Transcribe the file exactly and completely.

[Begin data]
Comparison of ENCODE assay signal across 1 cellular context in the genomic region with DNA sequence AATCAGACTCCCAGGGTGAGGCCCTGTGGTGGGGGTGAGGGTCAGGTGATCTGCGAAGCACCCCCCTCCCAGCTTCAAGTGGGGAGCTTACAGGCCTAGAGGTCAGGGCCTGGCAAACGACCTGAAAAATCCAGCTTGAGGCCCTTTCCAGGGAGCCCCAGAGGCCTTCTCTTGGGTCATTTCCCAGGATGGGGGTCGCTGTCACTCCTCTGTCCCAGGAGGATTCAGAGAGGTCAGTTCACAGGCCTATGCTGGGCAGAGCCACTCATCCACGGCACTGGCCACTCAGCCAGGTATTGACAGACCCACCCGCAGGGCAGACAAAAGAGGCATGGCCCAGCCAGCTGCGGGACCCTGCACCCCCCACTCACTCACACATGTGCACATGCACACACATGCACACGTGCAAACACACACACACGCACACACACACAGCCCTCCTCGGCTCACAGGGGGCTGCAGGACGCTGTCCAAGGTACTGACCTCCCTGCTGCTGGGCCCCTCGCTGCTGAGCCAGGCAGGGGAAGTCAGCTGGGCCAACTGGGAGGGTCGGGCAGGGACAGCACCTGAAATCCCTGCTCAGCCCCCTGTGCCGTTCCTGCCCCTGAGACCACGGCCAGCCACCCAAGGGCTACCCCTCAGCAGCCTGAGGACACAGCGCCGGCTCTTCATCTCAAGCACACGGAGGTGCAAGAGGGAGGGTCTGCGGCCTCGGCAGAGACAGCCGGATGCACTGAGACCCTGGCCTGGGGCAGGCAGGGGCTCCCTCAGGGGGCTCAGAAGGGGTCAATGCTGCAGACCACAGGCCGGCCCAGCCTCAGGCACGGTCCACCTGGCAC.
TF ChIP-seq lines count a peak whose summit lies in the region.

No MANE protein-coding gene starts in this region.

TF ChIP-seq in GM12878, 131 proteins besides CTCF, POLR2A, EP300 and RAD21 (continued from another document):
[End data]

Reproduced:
Comparison of ENCODE assay signal across 1 cellular context in the genomic region with DNA sequence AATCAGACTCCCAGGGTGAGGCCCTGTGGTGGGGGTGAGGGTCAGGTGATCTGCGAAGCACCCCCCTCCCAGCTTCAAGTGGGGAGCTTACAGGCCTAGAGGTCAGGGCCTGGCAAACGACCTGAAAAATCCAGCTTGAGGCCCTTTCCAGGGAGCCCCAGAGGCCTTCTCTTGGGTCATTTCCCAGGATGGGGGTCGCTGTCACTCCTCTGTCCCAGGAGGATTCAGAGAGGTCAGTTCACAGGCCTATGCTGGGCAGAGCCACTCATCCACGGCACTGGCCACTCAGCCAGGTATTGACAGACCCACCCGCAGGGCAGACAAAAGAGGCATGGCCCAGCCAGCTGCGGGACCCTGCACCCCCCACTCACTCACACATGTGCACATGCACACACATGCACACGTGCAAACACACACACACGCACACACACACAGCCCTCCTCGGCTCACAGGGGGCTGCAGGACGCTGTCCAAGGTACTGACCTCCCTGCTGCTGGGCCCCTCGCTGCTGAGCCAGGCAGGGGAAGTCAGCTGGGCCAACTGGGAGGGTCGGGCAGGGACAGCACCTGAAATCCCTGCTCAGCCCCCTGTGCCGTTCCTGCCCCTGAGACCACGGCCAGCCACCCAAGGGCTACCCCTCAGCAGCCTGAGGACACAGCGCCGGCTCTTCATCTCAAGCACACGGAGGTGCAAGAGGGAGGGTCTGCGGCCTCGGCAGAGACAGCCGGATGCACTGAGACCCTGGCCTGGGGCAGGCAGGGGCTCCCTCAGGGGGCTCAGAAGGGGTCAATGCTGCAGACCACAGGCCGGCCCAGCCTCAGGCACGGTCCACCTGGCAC.
TF ChIP-seq lines count a peak whose summit lies in the region.

No MANE protein-coding gene starts in this region.

TF ChIP-seq in GM12878, 131 proteins besides CTCF, POLR2A, EP300 and RAD21 (continued from another document):